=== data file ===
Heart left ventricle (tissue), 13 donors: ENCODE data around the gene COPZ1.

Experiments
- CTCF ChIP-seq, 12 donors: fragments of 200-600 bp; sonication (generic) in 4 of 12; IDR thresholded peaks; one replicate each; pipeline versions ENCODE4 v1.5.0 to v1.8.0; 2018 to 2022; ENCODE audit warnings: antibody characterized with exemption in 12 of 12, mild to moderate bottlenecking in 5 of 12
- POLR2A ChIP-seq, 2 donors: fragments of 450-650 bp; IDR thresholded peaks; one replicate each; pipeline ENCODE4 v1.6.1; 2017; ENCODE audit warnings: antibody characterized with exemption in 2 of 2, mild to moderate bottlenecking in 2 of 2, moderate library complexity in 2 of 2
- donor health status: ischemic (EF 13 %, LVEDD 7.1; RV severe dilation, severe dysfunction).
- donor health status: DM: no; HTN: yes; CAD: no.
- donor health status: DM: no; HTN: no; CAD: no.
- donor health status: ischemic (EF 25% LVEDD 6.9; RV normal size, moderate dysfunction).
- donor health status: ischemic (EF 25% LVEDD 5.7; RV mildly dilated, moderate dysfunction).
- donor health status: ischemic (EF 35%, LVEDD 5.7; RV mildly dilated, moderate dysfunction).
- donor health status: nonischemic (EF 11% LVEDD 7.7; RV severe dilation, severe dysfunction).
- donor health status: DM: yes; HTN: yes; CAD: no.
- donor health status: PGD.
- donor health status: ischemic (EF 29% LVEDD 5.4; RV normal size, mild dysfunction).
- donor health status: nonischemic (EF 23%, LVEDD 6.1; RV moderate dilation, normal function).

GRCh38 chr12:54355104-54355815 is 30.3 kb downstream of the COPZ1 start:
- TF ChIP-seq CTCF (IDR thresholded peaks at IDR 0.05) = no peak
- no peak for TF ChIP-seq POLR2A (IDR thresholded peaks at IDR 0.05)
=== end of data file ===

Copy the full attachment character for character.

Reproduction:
Heart left ventricle (tissue), 13 donors: ENCODE data around the gene COPZ1.

Experiments
- CTCF ChIP-seq, 12 donors: fragments of 200-600 bp; sonication (generic) in 4 of 12; IDR thresholded peaks; one replicate each; pipeline versions ENCODE4 v1.5.0 to v1.8.0; 2018 to 2022; ENCODE audit warnings: antibody characterized with exemption in 12 of 12, mild to moderate bottlenecking in 5 of 12
- POLR2A ChIP-seq, 2 donors: fragments of 450-650 bp; IDR thresholded peaks; one replicate each; pipeline ENCODE4 v1.6.1; 2017; ENCODE audit warnings: antibody characterized with exemption in 2 of 2, mild to moderate bottlenecking in 2 of 2, moderate library complexity in 2 of 2
- donor health status: ischemic (EF 13 %, LVEDD 7.1; RV severe dilation, severe dysfunction).
- donor health status: DM: no; HTN: yes; CAD: no.
- donor health status: DM: no; HTN: no; CAD: no.
- donor health status: ischemic (EF 25% LVEDD 6.9; RV normal size, moderate dysfunction).
- donor health status: ischemic (EF 25% LVEDD 5.7; RV mildly dilated, moderate dysfunction).
- donor health status: ischemic (EF 35%, LVEDD 5.7; RV mildly dilated, moderate dysfunction).
- donor health status: nonischemic (EF 11% LVEDD 7.7; RV severe dilation, severe dysfunction).
- donor health status: DM: yes; HTN: yes; CAD: no.
- donor health status: PGD.
- donor health status: ischemic (EF 29% LVEDD 5.4; RV normal size, mild dysfunction).
- donor health status: nonischemic (EF 23%, LVEDD 6.1; RV moderate dilation, normal function).

GRCh38 chr12:54355104-54355815 is 30.3 kb downstream of the COPZ1 start:
- TF ChIP-seq CTCF (IDR thresholded peaks at IDR 0.05) = no peak
- no peak for TF ChIP-seq POLR2A (IDR thresholded peaks at IDR 0.05)